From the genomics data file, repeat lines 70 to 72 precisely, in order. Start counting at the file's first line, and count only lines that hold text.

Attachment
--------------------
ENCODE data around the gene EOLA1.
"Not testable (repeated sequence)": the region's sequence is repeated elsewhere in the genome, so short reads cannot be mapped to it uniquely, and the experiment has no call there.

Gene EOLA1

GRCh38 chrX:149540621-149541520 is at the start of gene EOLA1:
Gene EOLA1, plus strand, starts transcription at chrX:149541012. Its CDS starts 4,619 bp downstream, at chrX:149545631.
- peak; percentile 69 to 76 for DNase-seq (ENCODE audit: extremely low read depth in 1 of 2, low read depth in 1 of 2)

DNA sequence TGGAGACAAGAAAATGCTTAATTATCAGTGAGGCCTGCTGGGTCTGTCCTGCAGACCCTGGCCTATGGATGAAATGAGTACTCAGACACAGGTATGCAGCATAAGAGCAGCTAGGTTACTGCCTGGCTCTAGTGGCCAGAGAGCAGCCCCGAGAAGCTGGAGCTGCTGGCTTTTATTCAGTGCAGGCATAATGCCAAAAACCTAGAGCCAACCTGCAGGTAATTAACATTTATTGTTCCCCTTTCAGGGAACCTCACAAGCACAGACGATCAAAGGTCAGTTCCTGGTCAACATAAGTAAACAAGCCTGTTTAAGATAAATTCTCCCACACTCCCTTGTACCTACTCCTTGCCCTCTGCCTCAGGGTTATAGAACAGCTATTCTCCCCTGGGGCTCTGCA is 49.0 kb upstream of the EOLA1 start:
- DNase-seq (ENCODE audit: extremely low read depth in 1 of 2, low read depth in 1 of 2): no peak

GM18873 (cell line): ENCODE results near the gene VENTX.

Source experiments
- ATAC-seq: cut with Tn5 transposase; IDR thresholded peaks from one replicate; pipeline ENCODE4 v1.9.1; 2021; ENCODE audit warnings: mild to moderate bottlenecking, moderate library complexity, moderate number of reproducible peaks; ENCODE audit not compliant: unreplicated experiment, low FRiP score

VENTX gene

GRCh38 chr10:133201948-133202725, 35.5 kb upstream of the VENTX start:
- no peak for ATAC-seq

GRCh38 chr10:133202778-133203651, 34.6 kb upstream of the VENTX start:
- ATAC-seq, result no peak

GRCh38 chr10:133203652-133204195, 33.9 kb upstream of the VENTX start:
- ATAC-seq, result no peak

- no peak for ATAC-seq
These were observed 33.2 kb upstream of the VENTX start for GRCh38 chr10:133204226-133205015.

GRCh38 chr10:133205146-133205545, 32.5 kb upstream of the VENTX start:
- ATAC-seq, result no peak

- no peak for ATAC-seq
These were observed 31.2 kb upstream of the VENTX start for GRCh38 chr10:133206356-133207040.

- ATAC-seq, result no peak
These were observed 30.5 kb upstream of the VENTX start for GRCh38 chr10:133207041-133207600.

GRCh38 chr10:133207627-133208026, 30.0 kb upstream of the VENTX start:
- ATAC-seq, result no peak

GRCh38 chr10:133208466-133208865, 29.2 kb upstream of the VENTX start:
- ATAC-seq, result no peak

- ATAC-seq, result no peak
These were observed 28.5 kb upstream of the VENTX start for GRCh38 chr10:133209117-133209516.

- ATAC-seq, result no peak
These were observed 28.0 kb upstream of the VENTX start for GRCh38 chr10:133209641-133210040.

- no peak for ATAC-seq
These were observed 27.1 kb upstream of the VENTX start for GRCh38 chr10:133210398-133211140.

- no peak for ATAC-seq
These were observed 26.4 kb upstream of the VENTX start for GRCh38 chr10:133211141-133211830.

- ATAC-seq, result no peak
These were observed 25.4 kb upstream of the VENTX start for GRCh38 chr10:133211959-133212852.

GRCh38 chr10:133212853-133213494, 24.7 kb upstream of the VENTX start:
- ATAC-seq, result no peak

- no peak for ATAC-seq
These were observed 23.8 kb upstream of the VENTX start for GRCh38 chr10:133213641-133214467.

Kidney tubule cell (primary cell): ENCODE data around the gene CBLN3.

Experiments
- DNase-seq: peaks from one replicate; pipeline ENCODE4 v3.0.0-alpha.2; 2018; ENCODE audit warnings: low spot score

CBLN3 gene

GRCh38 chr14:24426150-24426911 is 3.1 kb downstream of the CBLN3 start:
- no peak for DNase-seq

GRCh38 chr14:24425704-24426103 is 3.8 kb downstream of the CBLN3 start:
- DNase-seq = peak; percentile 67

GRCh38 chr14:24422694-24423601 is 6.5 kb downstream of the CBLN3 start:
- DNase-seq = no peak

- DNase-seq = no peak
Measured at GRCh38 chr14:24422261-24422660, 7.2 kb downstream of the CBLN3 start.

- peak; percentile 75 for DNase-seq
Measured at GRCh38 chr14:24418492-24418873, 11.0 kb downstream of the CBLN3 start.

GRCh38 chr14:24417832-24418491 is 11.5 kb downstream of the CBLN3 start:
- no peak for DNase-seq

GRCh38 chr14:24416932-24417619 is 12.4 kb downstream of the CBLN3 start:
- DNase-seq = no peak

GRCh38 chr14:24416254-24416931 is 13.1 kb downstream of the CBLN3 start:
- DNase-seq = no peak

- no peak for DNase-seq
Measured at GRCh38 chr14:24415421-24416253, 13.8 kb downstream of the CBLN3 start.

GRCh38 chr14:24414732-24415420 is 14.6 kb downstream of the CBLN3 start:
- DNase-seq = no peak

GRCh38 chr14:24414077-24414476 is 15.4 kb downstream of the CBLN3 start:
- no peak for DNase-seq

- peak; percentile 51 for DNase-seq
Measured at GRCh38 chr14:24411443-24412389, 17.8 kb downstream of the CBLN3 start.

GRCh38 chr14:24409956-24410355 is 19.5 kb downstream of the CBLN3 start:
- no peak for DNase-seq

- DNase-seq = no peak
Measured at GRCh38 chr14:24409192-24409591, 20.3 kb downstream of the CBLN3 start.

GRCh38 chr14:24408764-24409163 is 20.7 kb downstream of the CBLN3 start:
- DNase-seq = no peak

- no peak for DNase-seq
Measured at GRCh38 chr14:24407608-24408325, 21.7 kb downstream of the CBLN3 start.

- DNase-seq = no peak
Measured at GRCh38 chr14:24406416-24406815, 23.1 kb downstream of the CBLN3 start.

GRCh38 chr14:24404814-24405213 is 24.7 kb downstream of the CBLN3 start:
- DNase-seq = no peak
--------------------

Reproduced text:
- no peak for DNase-seq

- peak; percentile 51 for DNase-seq
Measured at GRCh38 chr14:24411443-24412389, 17.8 kb downstream of the CBLN3 start.